Hannah Silva review: Hard to comprehend but impossible to ignore
- Credit: Archant
Letters tumble and words collapse into each other on the cover of Hannah Silva's new album Talk In A Bit. In her hands words are reshaped, taken apart and juggled into new and exciting configurations.
The poet's experimental and dynamic performances are a fitting debut release for Human Kind Records – a label specialising in music and spoken word recordings. Hannah brought her unique sounds to the Norwich Arts Centre in an avant-garde opening to the Norfolk and Norwich Festival.
Hannah was joined by a drummer and a keyboardist kneeling among a bulky collection of old synths. The two created a heavy drone as Hannah began reciting the opening piece on the album 'Writing to someone else's music'. With audible words and even full sentences this was a gentle start. By the second piece all the words had been twisted into new sounds to be distorted and manipulated as Hannah sampled, processed and looped her vocals live. She took on the roles of poet, actor and musician with tight and emotional delivery. Some of the sounds originated as tongue exercises learnt during a failed attempt to be the world's best recorder player. They provided weird and intricate rhythms to her vocal sound collage.
Later she was joined by renowned Japanese sound poet Tomomi Adachi who added dance and bespoke technology to the mix. Dressed in jackets rigged with infra-red sensors, the two artists performed a duet called Pluto is a Planet. The piece did not offer any coherent argument for this claim but it was an extraordinary piece of sound poetry. As the artists belted out words and noises in elaborate and tightly coordinated patterns they gestured and danced to manipulate the sound via the sensors covering their bodies. It was not easy listening but even the most conservative observer could not deny the skill and imagination brought to the stage.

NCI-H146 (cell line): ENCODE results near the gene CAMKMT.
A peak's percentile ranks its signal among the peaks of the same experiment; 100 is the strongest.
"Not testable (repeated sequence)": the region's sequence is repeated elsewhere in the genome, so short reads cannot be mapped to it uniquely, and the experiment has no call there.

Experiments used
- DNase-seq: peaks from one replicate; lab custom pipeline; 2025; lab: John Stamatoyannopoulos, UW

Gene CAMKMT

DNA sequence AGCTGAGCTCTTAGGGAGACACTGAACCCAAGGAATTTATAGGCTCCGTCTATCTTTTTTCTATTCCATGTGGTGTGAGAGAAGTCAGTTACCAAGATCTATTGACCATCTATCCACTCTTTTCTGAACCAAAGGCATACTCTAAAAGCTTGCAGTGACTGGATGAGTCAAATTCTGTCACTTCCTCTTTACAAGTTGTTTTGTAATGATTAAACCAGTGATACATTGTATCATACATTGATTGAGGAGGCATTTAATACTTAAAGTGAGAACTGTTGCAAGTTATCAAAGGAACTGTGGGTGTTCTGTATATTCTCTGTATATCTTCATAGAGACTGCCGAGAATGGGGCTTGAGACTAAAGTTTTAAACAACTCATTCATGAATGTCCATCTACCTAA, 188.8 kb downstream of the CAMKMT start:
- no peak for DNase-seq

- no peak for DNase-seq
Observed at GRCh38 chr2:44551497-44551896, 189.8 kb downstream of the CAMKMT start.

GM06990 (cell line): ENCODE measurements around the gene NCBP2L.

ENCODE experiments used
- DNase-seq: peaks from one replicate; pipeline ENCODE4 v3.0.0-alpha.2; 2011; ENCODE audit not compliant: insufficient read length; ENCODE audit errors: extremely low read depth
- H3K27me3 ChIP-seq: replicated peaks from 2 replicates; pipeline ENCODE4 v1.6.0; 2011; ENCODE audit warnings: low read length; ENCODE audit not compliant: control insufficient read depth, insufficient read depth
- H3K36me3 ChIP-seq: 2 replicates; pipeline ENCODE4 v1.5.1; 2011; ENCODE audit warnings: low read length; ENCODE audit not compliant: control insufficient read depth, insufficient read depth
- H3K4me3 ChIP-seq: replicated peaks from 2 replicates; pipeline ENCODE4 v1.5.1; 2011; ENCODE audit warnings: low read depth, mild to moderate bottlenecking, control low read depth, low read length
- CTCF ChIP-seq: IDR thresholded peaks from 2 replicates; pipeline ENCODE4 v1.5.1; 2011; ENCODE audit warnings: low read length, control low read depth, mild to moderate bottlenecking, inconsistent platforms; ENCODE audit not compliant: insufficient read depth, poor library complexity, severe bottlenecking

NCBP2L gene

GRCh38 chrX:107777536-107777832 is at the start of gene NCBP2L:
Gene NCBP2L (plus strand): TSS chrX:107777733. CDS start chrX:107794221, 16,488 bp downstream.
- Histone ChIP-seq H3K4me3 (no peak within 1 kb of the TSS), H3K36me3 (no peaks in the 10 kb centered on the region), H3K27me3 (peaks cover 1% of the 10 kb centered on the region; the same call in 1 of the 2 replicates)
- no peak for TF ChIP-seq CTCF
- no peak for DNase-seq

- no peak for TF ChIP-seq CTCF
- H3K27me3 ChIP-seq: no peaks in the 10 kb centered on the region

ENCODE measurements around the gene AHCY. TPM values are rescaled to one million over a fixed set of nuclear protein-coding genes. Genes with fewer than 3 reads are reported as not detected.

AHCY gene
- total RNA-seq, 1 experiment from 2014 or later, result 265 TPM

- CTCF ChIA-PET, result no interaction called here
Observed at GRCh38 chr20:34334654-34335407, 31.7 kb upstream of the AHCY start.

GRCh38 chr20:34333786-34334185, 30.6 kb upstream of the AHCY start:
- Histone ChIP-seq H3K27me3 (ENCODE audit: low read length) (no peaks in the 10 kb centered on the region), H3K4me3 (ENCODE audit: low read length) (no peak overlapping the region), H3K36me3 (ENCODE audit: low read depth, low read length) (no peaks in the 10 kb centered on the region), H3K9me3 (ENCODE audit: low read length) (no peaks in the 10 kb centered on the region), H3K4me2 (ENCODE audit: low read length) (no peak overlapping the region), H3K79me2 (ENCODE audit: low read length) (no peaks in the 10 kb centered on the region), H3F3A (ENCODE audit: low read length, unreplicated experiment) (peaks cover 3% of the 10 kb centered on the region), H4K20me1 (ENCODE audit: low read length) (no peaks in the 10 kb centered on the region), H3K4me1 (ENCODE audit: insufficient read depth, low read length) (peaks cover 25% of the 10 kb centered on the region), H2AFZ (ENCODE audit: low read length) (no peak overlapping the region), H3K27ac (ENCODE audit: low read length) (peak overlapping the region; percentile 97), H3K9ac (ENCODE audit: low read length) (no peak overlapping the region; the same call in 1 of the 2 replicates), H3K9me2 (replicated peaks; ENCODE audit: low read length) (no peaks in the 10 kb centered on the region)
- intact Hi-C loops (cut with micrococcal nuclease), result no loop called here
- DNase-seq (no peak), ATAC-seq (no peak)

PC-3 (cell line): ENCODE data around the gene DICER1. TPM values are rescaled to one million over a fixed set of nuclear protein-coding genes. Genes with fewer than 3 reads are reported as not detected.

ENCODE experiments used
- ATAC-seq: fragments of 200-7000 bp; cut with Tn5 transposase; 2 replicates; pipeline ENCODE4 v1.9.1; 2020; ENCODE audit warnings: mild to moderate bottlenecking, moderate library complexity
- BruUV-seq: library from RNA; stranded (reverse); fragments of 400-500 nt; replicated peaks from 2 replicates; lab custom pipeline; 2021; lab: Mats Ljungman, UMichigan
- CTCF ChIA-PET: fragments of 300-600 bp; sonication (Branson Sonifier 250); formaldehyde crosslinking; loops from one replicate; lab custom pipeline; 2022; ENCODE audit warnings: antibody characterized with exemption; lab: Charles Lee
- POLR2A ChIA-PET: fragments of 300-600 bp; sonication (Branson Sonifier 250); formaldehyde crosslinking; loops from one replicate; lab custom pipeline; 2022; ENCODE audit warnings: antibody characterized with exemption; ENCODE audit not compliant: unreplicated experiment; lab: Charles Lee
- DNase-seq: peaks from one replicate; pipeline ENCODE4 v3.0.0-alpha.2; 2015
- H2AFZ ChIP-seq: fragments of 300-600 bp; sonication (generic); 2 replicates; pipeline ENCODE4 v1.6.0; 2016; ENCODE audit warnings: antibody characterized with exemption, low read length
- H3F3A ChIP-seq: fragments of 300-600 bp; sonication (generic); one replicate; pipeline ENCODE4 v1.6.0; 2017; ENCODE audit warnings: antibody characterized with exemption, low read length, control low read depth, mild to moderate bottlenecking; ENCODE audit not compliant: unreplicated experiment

Hannah proved to be a versatile performer throughout the set contrasting the dreamy This Air, an unaccompanied and relatively conventional poem, with a storming noise-fuelled rendition of Pain – a poem constructed from every instance of pain in Fifty Shades of Grey, followed by surreal Monotone Man accompanied by a soundscape of abstract electronics and singing bowls.
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She brought her innovative approach to pieces inspired by the New Orleans floods, art installations and prostitutes in Berlin. Tomomi Adachi returned for a rapid, multilayered finale with all four performers. It was a baffling and exhilarating end to the show by a poet with a voice that may be hard to comprehend but is impossible to ignore.
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